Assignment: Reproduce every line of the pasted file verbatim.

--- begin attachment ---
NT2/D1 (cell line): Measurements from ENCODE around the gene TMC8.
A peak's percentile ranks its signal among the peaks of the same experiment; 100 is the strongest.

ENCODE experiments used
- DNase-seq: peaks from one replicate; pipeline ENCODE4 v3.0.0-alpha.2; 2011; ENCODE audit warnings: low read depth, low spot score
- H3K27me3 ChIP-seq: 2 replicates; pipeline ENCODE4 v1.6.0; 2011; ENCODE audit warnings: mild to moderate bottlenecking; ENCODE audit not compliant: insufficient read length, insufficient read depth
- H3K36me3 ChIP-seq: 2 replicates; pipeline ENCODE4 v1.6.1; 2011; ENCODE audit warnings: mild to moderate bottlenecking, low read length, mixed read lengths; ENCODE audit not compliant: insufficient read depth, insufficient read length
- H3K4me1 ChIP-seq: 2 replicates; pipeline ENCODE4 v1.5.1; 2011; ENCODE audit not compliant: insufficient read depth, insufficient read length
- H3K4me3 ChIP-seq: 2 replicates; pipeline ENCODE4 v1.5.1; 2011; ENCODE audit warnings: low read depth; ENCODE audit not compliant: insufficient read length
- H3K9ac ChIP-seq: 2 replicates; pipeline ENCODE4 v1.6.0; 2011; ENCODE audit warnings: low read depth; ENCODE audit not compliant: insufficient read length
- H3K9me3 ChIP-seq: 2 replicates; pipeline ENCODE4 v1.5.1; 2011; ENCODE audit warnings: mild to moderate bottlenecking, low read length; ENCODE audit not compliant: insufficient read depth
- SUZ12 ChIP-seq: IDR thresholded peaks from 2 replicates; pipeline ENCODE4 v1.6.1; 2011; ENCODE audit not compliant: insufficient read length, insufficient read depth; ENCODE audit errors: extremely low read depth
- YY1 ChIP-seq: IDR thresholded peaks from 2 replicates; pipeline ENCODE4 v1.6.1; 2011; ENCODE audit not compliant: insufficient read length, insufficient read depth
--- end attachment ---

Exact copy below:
NT2/D1 (cell line): Measurements from ENCODE around the gene TMC8.
A peak's percentile ranks its signal among the peaks of the same experiment; 100 is the strongest.

ENCODE experiments used
- DNase-seq: peaks from one replicate; pipeline ENCODE4 v3.0.0-alpha.2; 2011; ENCODE audit warnings: low read depth, low spot score
- H3K27me3 ChIP-seq: 2 replicates; pipeline ENCODE4 v1.6.0; 2011; ENCODE audit warnings: mild to moderate bottlenecking; ENCODE audit not compliant: insufficient read length, insufficient read depth
- H3K36me3 ChIP-seq: 2 replicates; pipeline ENCODE4 v1.6.1; 2011; ENCODE audit warnings: mild to moderate bottlenecking, low read length, mixed read lengths; ENCODE audit not compliant: insufficient read depth, insufficient read length
- H3K4me1 ChIP-seq: 2 replicates; pipeline ENCODE4 v1.5.1; 2011; ENCODE audit not compliant: insufficient read depth, insufficient read length
- H3K4me3 ChIP-seq: 2 replicates; pipeline ENCODE4 v1.5.1; 2011; ENCODE audit warnings: low read depth; ENCODE audit not compliant: insufficient read length
- H3K9ac ChIP-seq: 2 replicates; pipeline ENCODE4 v1.6.0; 2011; ENCODE audit warnings: low read depth; ENCODE audit not compliant: insufficient read length
- H3K9me3 ChIP-seq: 2 replicates; pipeline ENCODE4 v1.5.1; 2011; ENCODE audit warnings: mild to moderate bottlenecking, low read length; ENCODE audit not compliant: insufficient read depth
- SUZ12 ChIP-seq: IDR thresholded peaks from 2 replicates; pipeline ENCODE4 v1.6.1; 2011; ENCODE audit not compliant: insufficient read length, insufficient read depth; ENCODE audit errors: extremely low read depth
- YY1 ChIP-seq: IDR thresholded peaks from 2 replicates; pipeline ENCODE4 v1.6.1; 2011; ENCODE audit not compliant: insufficient read length, insufficient read depth